Consistent communication between SI and city agencies helped to ensure robust stewardship of energy-consuming assets through continuous auditing of utility bills to identify anomalies and analysis of energy use trends.
The SI team audited the EDI import on a daily basis. If an anomaly was found, the facility managers were asked to investigate. Sometimes there was a legitimate reason for the anomaly, such as increased operating hours of ball-field lights; however, about 80% of the time, the auditing process uncovered mechanical issues that could then be corrected. Once the reason for the anomalous usage was identified, it was documented in the billing software.
SI also had oversight responsibility for the city's Sustainability Fund, which provided financial support to pursue energy conservation measures at various city agencies. The energy rebates received from the energy conservation measures were used to replenish the fund for future projects.
When processing energy data, SI monitored the monthly energy cost and consumption by commodity, comparing actual expenses with budgeted dollars. This method of data tracking improved understanding of energy usage and allowed more accurate projection of the spend rate for the upcoming year. Denver tracked monthly data by the individual commodity, including electricity, natural gas, steam, chilled water, water, sewer, storm drainage, solar, and streetlights. Throughout the year, the tracking of spending patterns and potential surpluses or deficits enabled the Budget Management Office to manage the city's overall energy expenditures.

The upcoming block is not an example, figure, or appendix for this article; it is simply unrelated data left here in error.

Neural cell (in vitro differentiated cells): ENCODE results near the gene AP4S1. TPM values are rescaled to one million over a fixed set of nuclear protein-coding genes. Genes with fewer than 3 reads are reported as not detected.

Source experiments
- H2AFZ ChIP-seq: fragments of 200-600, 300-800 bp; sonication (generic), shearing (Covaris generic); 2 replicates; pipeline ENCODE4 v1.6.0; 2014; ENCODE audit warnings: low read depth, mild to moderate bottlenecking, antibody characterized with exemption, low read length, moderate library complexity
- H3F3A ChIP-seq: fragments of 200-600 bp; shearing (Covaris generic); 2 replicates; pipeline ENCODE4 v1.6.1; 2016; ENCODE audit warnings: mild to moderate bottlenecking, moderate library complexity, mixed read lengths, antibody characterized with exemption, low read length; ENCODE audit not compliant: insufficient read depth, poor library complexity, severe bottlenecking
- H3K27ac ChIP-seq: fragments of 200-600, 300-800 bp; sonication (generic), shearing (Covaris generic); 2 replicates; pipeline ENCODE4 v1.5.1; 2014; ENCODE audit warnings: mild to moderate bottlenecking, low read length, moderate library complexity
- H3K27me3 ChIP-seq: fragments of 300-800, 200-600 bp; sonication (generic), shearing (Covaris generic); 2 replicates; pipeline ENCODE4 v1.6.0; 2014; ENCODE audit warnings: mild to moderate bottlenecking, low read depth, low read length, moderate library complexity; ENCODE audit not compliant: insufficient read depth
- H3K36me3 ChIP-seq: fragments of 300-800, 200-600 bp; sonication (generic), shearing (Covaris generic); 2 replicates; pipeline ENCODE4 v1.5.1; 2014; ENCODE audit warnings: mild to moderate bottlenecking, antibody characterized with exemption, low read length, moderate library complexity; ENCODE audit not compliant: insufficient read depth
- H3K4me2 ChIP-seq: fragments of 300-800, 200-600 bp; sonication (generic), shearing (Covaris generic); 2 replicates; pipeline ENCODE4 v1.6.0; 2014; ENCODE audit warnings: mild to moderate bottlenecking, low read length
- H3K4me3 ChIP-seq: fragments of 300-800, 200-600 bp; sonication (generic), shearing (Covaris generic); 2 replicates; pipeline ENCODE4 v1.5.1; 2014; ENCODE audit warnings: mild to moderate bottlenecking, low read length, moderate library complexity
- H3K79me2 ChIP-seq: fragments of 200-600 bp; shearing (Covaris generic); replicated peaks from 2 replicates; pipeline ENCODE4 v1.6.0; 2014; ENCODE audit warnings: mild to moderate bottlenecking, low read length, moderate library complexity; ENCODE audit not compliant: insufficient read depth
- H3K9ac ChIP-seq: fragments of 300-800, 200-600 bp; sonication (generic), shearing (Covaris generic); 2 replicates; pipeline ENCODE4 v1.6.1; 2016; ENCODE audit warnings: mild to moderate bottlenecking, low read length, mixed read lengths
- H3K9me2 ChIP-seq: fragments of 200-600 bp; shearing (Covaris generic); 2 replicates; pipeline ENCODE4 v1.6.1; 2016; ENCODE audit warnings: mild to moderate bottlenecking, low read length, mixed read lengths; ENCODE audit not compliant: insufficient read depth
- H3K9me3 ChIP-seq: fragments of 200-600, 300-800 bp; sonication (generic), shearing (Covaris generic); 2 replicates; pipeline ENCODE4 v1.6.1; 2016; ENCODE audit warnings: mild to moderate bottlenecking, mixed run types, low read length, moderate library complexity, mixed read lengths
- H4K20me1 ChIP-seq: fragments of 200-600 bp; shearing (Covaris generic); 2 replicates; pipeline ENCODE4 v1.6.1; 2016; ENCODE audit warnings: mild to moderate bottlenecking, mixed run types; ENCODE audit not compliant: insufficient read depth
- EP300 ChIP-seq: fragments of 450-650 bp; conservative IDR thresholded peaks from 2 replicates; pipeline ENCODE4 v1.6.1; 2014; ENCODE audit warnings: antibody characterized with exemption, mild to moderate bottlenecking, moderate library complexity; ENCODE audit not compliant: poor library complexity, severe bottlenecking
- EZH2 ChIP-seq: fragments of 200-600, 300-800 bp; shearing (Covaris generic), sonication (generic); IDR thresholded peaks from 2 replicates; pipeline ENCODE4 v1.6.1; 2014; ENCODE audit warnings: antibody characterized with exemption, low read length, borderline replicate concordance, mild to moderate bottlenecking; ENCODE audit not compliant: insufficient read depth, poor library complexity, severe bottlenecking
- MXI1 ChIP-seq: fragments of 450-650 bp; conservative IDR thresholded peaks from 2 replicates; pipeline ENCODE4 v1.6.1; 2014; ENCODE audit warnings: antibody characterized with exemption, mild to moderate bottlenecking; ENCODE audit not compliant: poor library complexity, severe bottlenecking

Collaboration With City Agencies and Capacity Development
SI provided data and data analysis to agency supervisors and their budget analysts to assist with the implementation of SI's energy savings recommendations. Each agency received training on the use of the utility billing software for data tracking throughout the year.
Denver realized numerous benefits from centralizing the structure for energy management in terms of operational efficiency, quick data access, and energy and cost savings.